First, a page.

Scenes like these convey more emotional information than long essays. This is what makes this documentary so gripping to watch.
Thank you, this movie gives me hope.
I was at the screening of this film at the Jewish Community Center in Manhattan. The audience laughed, cried and cheered.
This documentary presented complex and real representations of people on all sides of this conflict.
It makes you think! Ultimately, we see the Other as human...As someone said, it's not about being pro-Israeli or pro-Palestinian. It's about being pro-human!
Thank you, again.
The success of Avni and Bacha's Encounter Point at Tribeca and other
venues may be attributable to its refusal to take sides in the
Israeli-Palestinian conflict. It follows both Israeli and Palestinian
members of an unfortunate "club"--parents who have lost sons and
daughters in the hostilities between the warring groups. They have
formed a group that is attempting reconciliation among its own members
first and then reaching out to bring about understanding on a national
My attempt to make the summary above sound objective is clearly a failure. Even the summary takes sides. "Conflict" to many Israelis is too mild a word to describe what they term "acts of terrorism." When death comes from the gun of an Israeli soldier, it is a casualty of war from the Israeli point of view, but Palestinians see it as cold-blooded murder. Thus, when I use "warring," I am taking sides. And while I do not describe the group's aims as "forgiveness," "settlement," "compromise," or "appeasement," by adopting the film's use of the term "reconciliation," I am suggesting equivalence between the two positions.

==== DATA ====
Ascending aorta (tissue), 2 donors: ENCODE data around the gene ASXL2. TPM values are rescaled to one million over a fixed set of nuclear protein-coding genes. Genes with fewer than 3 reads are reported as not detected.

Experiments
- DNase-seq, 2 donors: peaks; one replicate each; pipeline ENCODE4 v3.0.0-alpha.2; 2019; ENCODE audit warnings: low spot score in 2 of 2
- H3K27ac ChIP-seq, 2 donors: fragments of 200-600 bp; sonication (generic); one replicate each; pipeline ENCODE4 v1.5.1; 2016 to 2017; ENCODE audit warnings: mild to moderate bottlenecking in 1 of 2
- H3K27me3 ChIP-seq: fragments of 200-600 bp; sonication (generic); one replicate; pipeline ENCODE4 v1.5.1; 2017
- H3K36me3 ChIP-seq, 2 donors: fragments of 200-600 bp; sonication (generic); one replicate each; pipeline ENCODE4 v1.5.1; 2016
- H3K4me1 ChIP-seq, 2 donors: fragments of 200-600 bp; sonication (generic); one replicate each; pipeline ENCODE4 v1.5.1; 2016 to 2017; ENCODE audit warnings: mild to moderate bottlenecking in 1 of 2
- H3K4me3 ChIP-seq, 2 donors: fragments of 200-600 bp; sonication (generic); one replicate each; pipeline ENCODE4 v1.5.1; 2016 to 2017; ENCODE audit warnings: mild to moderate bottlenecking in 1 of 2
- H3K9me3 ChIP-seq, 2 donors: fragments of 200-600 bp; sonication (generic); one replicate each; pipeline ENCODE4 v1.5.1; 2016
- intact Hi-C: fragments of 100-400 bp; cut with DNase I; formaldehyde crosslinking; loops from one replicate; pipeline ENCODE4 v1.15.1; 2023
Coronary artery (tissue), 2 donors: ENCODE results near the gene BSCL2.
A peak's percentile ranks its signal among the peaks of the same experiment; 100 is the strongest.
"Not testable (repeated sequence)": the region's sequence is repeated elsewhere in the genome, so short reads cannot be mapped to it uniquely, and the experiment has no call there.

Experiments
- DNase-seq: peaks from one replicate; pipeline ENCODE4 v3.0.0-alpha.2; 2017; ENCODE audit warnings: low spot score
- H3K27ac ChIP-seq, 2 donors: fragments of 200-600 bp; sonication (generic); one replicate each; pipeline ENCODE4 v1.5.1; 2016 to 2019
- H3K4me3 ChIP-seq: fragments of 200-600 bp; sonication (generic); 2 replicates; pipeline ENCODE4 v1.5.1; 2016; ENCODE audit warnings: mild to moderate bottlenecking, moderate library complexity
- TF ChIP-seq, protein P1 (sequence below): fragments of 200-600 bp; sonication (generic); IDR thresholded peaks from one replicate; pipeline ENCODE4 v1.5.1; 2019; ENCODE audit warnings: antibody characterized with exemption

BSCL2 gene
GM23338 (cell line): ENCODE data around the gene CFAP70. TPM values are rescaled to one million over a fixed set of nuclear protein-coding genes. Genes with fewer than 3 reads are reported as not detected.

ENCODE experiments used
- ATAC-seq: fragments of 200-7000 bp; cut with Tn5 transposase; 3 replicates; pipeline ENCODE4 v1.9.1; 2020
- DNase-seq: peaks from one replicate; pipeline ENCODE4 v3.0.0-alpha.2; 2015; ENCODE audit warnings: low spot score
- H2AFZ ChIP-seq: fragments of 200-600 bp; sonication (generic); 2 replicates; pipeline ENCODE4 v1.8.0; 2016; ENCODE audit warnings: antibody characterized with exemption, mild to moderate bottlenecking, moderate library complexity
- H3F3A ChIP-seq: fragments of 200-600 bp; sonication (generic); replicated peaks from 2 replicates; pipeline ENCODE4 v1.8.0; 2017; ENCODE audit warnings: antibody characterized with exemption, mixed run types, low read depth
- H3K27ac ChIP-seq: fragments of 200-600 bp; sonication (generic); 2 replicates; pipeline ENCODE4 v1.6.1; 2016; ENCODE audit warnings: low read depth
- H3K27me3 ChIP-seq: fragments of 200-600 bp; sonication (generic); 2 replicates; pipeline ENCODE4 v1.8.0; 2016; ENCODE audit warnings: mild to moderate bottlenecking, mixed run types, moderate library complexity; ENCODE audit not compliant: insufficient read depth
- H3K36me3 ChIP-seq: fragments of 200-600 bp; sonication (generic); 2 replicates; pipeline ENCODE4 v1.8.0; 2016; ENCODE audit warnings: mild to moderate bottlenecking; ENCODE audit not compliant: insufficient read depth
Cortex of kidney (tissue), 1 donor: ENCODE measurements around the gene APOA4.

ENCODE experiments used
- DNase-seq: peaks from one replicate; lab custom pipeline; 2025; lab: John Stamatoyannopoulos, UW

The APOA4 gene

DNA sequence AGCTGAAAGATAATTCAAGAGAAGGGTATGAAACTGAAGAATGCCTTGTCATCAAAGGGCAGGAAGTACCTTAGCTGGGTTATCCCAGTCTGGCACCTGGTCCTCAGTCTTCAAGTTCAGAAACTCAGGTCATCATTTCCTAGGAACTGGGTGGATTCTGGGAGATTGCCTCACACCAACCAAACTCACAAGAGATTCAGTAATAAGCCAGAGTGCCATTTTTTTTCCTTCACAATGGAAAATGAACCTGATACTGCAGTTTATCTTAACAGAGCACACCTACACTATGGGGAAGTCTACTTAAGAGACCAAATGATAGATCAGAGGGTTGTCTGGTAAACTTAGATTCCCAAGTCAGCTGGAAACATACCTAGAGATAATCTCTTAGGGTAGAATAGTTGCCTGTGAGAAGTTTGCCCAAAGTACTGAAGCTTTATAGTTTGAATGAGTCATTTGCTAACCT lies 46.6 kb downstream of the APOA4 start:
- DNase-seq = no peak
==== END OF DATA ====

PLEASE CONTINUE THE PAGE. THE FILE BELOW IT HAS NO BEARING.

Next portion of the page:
The fact is that, as all documentaries, Encounter Point takes a position and is unmistakable in its sympathies. Despite that, viewers who disagree with the attitude will still find much to interest them in the film. If the point of view was responsible for its booking, the film's actual interviews are what make it worth seeing. To their credit, if they chose deliberately, and to the credit of their artistic temperament if they chose instinctively, the filmmakers provide unforgettable moments of clarity. A Palestinian member of the group takes the filmmakers to meet his mother in Arab Jerusalem. She urges him to tell the story of his arrest as a young man. He tells of being in a room with two young men who were building bombs. When the bombs exploded prematurely, he too was arrested and imprisoned for a decade. Interrupts the mother, "He wasn't even in the room. He was outside, getting a haircut." The son gently but firmly corrects her, admitting he was in the room but insisting he was minding his own business. What a seminal moment, with mother's love and memory combining to offer a palatable version of events.
A similar moment of clarity emerges during an interview on Israeli television. The group's representative urges Israelis to question the efficacy of a policy toward Palestinians that has created 50 years of hate. The moderator responds by asking the representative to consider the possibility that the hate has no basis, that Palestinians want them dead without a specific provocation. And the representative raises his shoulder in the classic Jewish response that non-verbally says, "Who knows." Unfortunately, that shrug of doubt undercuts the optimism that animates the movement toward peace.
Ultimately, the strength of this film does not lie in its hopeful presentation of the group's aims but in its accurate rendition of the group members with all their human sadness, determination, and naiveté. Their stories, Israeli and Palestinian, are heart rending.